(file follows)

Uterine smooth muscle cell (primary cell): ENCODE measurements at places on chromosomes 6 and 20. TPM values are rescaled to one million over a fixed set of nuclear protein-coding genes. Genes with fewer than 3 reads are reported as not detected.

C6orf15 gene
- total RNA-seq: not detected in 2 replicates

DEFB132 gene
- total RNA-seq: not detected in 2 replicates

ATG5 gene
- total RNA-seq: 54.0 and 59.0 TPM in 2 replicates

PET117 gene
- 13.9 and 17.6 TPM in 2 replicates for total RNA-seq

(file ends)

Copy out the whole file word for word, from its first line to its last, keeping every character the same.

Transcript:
Uterine smooth muscle cell (primary cell): ENCODE measurements at places on chromosomes 6 and 20. TPM values are rescaled to one million over a fixed set of nuclear protein-coding genes. Genes with fewer than 3 reads are reported as not detected.

C6orf15 gene
- total RNA-seq: not detected in 2 replicates

DEFB132 gene
- total RNA-seq: not detected in 2 replicates

ATG5 gene
- total RNA-seq: 54.0 and 59.0 TPM in 2 replicates

PET117 gene
- 13.9 and 17.6 TPM in 2 replicates for total RNA-seq